Before we left blighty the online predictions of what we were likely to encounter on our trip looked like this:
"…..Nam flashbacks……………we got rattlesnakes………Poison Oak is endemic through out California………we got bears……a month of misery you will not forget………..gun waving drug fabricating methamphetamine addict land owners ………lynching……….your burning cars being pushed into the river…………angry rattler…………."
It was the wildlife worried me most, and yet suddenly on the third river of our trip I was encountering "Nam flashbacks". Which is odd as I’ve never been near Vietnam in my life and anyway the war ended when I was only two years old.
The thought of lugging my overweight Fluid Solo down the side of a mountain to reach the river didn’t particularly fill me with joy but I had been assured that it was no more that a couple of miles, so I hoisted the boat on to my shoulder and started down the track. Unusually for me I was making good progress, keeping up with the leaders of the pack and feeling quite good about it. My boat didn’t even feel particularly heavy. I should probably point out here that, somehow, we managed to convince a non-paddling Liz to carry our helmets, BA’s and other associated kit down in a back pack for us. Which was something I was going to become extremely grateful for later.
Half an hour into our walk the five of us at the front stopped for a quick breather and to give the stragglers a chance to catch up. After a few minutes of waiting Mark decided to run back up the hill to see what was keeping them. Pretty soon he returned with the news that they’d gone the wrong way taking a small side track. Cursing their stupidity we decided to carry on down the track figuring that we could then paddle down to where they were sure to end up and laugh at the fact they would have missed out on the first part of the river.
Soon after we started walking again I realised that my previous vigour seemed to have disappeared during our rest. My boat became increasingly heavy and the sun felt hotter with every step. To make things worse I was steadily falling behind the others who seemed to of gained a mountain goat like ability to navigate the rough track. As time passed it started to occur to me that track was getting much worse underfoot and that we must of covered much more than two miles by now. Yet the bottom of the valley and the river seemed just far away as it did during our rest stop.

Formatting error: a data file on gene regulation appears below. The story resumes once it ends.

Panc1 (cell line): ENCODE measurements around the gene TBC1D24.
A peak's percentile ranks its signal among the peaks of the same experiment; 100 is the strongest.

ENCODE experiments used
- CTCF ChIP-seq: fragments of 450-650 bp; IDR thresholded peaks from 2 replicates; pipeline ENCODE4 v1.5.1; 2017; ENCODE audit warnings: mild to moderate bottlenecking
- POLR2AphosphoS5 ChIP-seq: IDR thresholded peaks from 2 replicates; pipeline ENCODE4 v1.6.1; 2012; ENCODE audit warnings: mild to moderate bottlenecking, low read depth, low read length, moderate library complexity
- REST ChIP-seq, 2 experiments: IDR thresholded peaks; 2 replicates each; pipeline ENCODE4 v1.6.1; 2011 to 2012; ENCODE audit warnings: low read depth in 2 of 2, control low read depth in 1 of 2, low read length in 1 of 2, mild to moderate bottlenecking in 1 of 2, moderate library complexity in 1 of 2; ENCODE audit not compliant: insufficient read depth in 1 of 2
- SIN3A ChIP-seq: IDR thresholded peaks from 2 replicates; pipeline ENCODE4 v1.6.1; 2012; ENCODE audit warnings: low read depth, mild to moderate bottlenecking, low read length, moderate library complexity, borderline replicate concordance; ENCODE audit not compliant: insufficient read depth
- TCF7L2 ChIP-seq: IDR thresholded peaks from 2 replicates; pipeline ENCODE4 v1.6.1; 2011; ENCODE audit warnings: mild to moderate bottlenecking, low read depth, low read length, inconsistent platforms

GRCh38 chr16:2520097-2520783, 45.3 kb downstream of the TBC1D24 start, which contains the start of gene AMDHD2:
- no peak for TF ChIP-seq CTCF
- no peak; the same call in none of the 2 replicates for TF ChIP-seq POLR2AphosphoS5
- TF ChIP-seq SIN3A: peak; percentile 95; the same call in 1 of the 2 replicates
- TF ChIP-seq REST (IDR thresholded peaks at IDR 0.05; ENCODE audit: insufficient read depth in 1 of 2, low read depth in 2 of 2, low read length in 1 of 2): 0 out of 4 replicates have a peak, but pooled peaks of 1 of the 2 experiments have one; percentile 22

The rest of the group stopped to enable me to catch-up with them and inform me that they’d come to the conclusion that I’d been coming to myself; it was us who had taken the wrong path not the others. Still never mind they said, we’ll carry on down to the river this way and paddle down to meet the others. So off we went again.
As the forest grew closer around the track and signs saying trespassers would be shot started appearing on fences that blocked the track, I quickly fell behind the rest of the group again. Eventually I gave up carrying my boat and started to drag it behind me. As then sun reached its mid-day zenith my mind started to wander. Thoughts of the rest of my team vanishing never to be seen again started flashing through my head and the smallest rustle of a tree in the wind caused me to twitch and check if Charley was hiding in the undergrowth waiting to take me out. We’d already lost half the platoon and now the rest had left me behind. The trail became steeper and I started trying to run, dragging my boat behind me stumbling along desperate to catch-up with my team not wanting to be left alone behind enemy lines…
Fortunately my Apocalypse Now daydreams were interrupted by the sight of brightly coloured plastic through the trees; I’d reached the river and caught up with the others (who seemed strangely unaffected by the entire experience).
The trail we’d taken ended up next to what looked like a mining shack on the bank of what we decided must be a tributary of the main river. After a brief rest we distributed the kit that Liz had carried down which belonged to our lost friends and headed off to try and find them.
The tributary we had found was in a narrow, boulder clogged gorge which was a little scrappy in places. It wasn’t long until we encountered our first portage, the first of quite a few, each of which seemed to get increasingly harder. This was was mainly because I hadn’t recovered from the walk-in though, everyone else seemed to make it look a lot easier. Bashing our way through the rocks we eventually came to a fork where our tributary and another joined to form the main river. With the river now wider, deeper and faster flowing we saw in the distance the bridge that Mark thought was where we should have been getting on. Only one long rapid stood between us and there. Mark raced off to see if the others were waiting whilst the rest of us sauntered down more slowly.
Halfway down the rapid I spotted Dave waving from the bridge; They were there waiting, hurray! We’d found them. It turns out they’d actually just stashed their boats and started walking back up the track when Mark arrived and shouted after them. Fortunately they’d heard him and returned to the river.
Re-united we rested and ate lunch whilst those of us who’d gone the wrong way deservedly had the mickey taken out of us. Once fed and suitably recovered we started to think about our primary objective; paddling the Giant Gap section of the North Fork of the American River. Slowly we got in our boats and set off, only 14.5 miles to go…
Note: This entire tale might of been hugely exaggerated and over dramatised.
Photo: The picture above is Ol checking out the walk we had ahead of us.